Default Can Be Avoided in July If Treasury Can Weather June Cash Crunch: CBO
Default Can Be Avoided in July If Treasury Can Weather June Cash Crunch: CBO

By Andrew Moran

The U.S. government could avoid defaulting on its debt through July if the Treasury Department can receive enough revenue in June, according to the Congressional Budget Office (CBO).

The agency stated in its updated guidance that if the government can collect enough tax revenue and the Treasury continues employing its extraordinary measures, it “will probably allow the government to continue financing operations through at least the end of July.

But Washington still faces a “significant risk” of defaulting on its debt in the first two weeks of June, with CBO officials warning that the federal government may no longer be able to cover all its obligations after the middle of June.

In addition, according to the CBO, the uncertainty will persist for the rest of May.

“The extent to which the government will be able to fund the government’s ongoing operations will remain uncertain throughout May, even if the Treasury ultimately runs out of funds in early June,” the nonpartisan watchdog said in the latest report “That uncertainty exists because the timing and amount of revenue collections and outlays over the intervening weeks could differ from CBO’s projections.”

How the Treasury would respond if the U.S. government runs out of money and the extraordinary measures are no longer sufficient remains unclear. Government payments, such as federal grants, paychecks for federal workers, and food stamps, could largely be affected or postponed.

Treasury Secretary Janet Yellen at the Department of the Treasury in Washington, on April 21, 2023. (Alex Wong/Getty Images)

Should the Treasury default on the debt or delay payments, the CBO warned that “those actions could result in distress in credit markets, disruptions in economic activity and rapid increases in borrowing rates for the Treasury.”

Treasury Secretary Janet Yellen echoed these comments, warning that a failure to raise the debt ceiling “really impairs our credit rating.”

“We have to default on some obligation, whether it’s Treasurys or payments to Social Security recipients,” Yellen told Bloomberg TV on May 12. “That’s something America hasn’t done since 1789. And we shouldn’t start now. So we’ve not discussed what to do.”

“If Congress doesn’t raise the debt ceiling, we face economic and financial catastrophe one way or the other,” she added.

During the debt-ceiling debate in 2011, Standard & Poor’s downgraded the U.S. credit rating for the first time ever, from AAA to AA+.

A meeting between President Joe Biden and House Speaker Kevin McCarthy (R-Calif.) had been scheduled for May 12, but it was postponed to next week because there was not “enough progress for the leaders to get back together.”

The president took to Twitter, accusing “MAGA House Republicans” of threatening to default “unless we give in to their demands.

“Their wish list could cut thousands of jobs—including wildland firefighters, National Park rangers, and workers who regulate water quality,” Biden wrote. “It doesn’t work for families.”

Press Secretary Karine Jean-Pierre called it “a manufactured crisis,” adding that there is “a lot of urgency” to resolve this “potential devastation” for the economy and American households.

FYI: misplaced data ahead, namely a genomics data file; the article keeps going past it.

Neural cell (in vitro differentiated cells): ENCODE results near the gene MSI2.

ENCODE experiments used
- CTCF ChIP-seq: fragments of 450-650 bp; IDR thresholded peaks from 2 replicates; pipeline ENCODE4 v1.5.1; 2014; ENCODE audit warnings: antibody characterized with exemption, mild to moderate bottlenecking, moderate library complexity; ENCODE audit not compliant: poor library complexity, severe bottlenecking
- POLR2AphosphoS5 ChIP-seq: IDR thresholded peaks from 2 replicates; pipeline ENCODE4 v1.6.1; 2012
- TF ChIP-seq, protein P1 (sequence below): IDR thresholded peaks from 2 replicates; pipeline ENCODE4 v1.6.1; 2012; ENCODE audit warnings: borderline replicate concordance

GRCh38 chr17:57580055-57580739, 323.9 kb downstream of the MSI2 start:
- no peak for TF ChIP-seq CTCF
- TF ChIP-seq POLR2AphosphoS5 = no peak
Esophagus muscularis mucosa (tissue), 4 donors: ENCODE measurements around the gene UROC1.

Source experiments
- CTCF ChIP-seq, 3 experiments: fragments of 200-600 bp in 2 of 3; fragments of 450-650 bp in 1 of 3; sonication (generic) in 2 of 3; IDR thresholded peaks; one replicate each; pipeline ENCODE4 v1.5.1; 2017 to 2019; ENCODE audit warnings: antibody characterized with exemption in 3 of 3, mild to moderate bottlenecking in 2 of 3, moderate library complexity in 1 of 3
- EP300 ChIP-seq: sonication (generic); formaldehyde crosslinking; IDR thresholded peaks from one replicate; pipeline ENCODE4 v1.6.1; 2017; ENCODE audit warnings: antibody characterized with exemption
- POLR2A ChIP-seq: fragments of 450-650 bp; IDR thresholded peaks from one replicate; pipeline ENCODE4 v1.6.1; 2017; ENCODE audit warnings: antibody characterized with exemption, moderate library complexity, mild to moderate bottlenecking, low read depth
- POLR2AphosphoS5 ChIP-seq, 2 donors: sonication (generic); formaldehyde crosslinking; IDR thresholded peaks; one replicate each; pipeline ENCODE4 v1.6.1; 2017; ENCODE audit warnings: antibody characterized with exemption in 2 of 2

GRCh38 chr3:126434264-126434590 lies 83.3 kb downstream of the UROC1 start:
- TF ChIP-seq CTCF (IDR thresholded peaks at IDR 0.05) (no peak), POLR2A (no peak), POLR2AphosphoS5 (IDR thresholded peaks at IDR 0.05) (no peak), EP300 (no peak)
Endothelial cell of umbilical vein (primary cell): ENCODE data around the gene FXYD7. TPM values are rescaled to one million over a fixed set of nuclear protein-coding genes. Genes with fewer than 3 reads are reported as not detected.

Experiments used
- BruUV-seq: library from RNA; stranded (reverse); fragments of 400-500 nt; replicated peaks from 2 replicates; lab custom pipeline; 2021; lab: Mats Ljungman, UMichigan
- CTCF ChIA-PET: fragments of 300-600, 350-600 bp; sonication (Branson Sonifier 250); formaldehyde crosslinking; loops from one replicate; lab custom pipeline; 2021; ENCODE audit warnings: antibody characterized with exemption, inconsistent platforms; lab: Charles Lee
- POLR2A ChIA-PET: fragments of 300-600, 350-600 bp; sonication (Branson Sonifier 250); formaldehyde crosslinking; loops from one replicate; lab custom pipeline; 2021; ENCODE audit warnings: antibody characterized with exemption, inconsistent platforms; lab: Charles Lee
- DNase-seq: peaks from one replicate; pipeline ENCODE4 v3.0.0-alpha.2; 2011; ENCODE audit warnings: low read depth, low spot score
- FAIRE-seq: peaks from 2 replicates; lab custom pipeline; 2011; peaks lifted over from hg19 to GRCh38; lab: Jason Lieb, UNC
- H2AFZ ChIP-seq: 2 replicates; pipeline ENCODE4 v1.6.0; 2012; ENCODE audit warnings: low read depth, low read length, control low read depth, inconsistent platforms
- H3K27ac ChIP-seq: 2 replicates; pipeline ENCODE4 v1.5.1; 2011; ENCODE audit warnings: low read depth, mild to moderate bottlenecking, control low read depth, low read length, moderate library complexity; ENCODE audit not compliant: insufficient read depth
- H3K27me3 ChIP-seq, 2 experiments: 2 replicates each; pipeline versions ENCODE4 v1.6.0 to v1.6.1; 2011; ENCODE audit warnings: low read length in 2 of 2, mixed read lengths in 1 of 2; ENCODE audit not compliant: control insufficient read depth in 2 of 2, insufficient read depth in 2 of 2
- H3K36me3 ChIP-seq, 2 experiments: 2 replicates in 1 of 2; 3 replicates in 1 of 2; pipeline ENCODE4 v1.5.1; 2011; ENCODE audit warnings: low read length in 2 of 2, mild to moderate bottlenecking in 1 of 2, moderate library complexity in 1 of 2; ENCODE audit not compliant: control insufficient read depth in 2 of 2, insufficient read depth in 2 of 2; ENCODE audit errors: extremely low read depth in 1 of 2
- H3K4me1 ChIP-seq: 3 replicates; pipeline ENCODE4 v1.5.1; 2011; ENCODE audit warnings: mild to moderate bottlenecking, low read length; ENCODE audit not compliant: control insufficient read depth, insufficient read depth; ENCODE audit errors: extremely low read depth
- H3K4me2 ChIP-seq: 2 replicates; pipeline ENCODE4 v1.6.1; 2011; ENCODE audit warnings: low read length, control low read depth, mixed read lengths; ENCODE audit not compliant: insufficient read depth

“This is an incredibly important point that we’re in that’s why the [resident has used his bully pulpit for the past several months since February saying, Congress needs to act, Congress needs to move forward, Congress needs to do their constitutional duty. So we’re going to continue to do that,” Jean-Pierre told reporters from the White House.

Update to the Budget Deficit

In a separate report, the CBO also updated its 2023 projection for the federal budget deficit, increasing it to $1.5 trillion. However, it stated that the “estimate is subject to considerable uncertainty, though, in part because of a recent shortfall in tax revenues.”

It also projects that the budget deficit will rise to $2.9 trillion by 2033. The report further revised the cumulative deficit through 2033 upward by $51 billion, to $20.314 trillion.

In April, the U.S. government reported a budget surplus of $176 billion, down from $308 billion at the same time a year ago, according to the Treasury’s latest Monthly Treasury Statement. This was also below the consensus estimate of $235 billion. For the first seven months of the current fiscal year, the federal deficit stands at $925 billion.

The Committee for a Responsible Federal Budget (CRFB) confirmed that the 12-month rolling deficit (from May 2022 to April 2023) is $1.942 trillion.

Maya MacGuineas, the CRFB president, agreed that it is necessary to raise the debt limit immediately “without drama and without any threat of default.” But President Joe Biden and lawmakers must “enact some budget savings and reforms.”

“Inflation and interest rates are too high, and our fiscal path is unsustainable. We need over $8 trillion of 10-year deficit reduction just to hold debt at its current share of the economy,” she said in a statement.

“With inflation surging and debt approaching a record share of the economy, there is little time to waste. And with the debt limit deadline well in sight, lawmakers must act as soon as possible to make sure the country can pay its bills. Default cannot be an option.”

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